However, findings from a recently released study in Medicine & Science in Sport & Exercise (MSSE) indicate that high-intensity cycling could be a good bone-strengthening exercise for people who can’t do high-impact exercise.
The study, undertaken by Canadian exercise scientists, had participants do six by one-minute intense intervals, at 90 percent maximum, followed by a one-minute rest period repeated six times.
The scientists found that sprint-interval training had a significant effect on key bone turnover and formation markers among a group of recreationally active men, but not specifically cyclists. This led the authors to conclude that high-intensity cycling could enhance bone strengthening.
Therefore, if intervals can build bone, why then does cycling continue to get a bad rap? Sport science and orthopedic researcher and former pro racer Dr Aaron Smathers, who was diagnosed with low bone density, has done a fair bit of research on the topic of cycling and brittle bones.
He confirmed that the science of bone density is complicated and that there is much we don’t yet know, but there are some key factors we do know.
One is that our body size plays a big role. Research has found that body mass, especially muscle mass, is the biggest factor that influences bone-mineral density. This makes perfect sense because it is common knowledge that bone strain from muscle or impact helps with bone density.
The lightest cyclists have the lowest bone density, but bone density was also found to be site specific. This means that you build more bone in places with more muscle mass and in areas that work the hardest.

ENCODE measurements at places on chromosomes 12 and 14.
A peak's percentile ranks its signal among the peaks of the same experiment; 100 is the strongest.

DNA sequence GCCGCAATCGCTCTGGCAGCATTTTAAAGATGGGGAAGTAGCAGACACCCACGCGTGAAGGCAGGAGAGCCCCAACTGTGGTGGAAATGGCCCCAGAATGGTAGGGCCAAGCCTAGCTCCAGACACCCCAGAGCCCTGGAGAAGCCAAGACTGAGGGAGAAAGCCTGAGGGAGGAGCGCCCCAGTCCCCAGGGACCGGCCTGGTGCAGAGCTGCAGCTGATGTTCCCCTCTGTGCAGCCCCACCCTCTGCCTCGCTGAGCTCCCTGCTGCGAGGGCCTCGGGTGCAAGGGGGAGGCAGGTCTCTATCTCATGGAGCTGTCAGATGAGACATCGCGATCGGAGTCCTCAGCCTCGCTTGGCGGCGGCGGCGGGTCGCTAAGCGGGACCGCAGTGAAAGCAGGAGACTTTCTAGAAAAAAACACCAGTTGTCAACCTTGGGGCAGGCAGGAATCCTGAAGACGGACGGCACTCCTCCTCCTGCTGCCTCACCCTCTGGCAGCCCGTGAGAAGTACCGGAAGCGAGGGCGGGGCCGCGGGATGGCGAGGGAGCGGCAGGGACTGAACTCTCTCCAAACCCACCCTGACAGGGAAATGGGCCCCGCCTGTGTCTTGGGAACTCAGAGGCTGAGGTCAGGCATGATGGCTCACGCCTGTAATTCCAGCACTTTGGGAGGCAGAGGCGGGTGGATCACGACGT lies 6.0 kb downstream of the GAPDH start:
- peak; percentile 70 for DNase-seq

Therefore, in cyclists, the femurs in the upper leg would probably be the strongest, while your torso bones would be the weakest. It could then be said that sprinters, in cycling, have solid femurs, weak hips and a fragile spine?
“Another interesting phenomenon that seems unique to road cycling,” says Dr Smathers, “is that there appears to be some mechanism that is causing more resorption or loss of bone during the turnover cycle.”
In simple terms, this means that although you are creating all these positive factors, the end result is still negative; almost like a catch 22. So, while high-intensity cycling bursts will create stronger bones, the catch is that competitive cyclists want to be as light as possible, not lift weights and rest when they are not riding.
Therefore, it appears that non-competitive, heavier, recreational cyclists who are willing to do a few high-intensity bursts in training sessions will be ‘healthier, with stronger bones’ than the competitive ones. Suggestions then for the recreational riders are to do some other things like weights, cross-training or just a few high-intensity bursts in your cycling training.
Some advice from Dr Smathers is as follows:
• Go for a bone scan. If you have a family history of osteoporosis, are an endurance cyclist, seem to break bones easily or have any reason to suspect you might have diminished bone density, get a bone scan. It’s quick and easy.
• Incorporate all-year-round strength training a couple of times a week, if you are not already doing this. A strong core makes you better on the bike.
• Do some sprints, even if it is in the base or winter training phase. It will help preserve fast-twitch muscles and top-end fitness as well.
• Get on a MTB or cross bike, if you are a roadie, and mix it up. Research shows that mountain bikers have significantly stronger, denser bones, most likely due to the full-body strain and impact that comes from riding over rugged terrain. In addition, it can also help improve your bike-handling skills.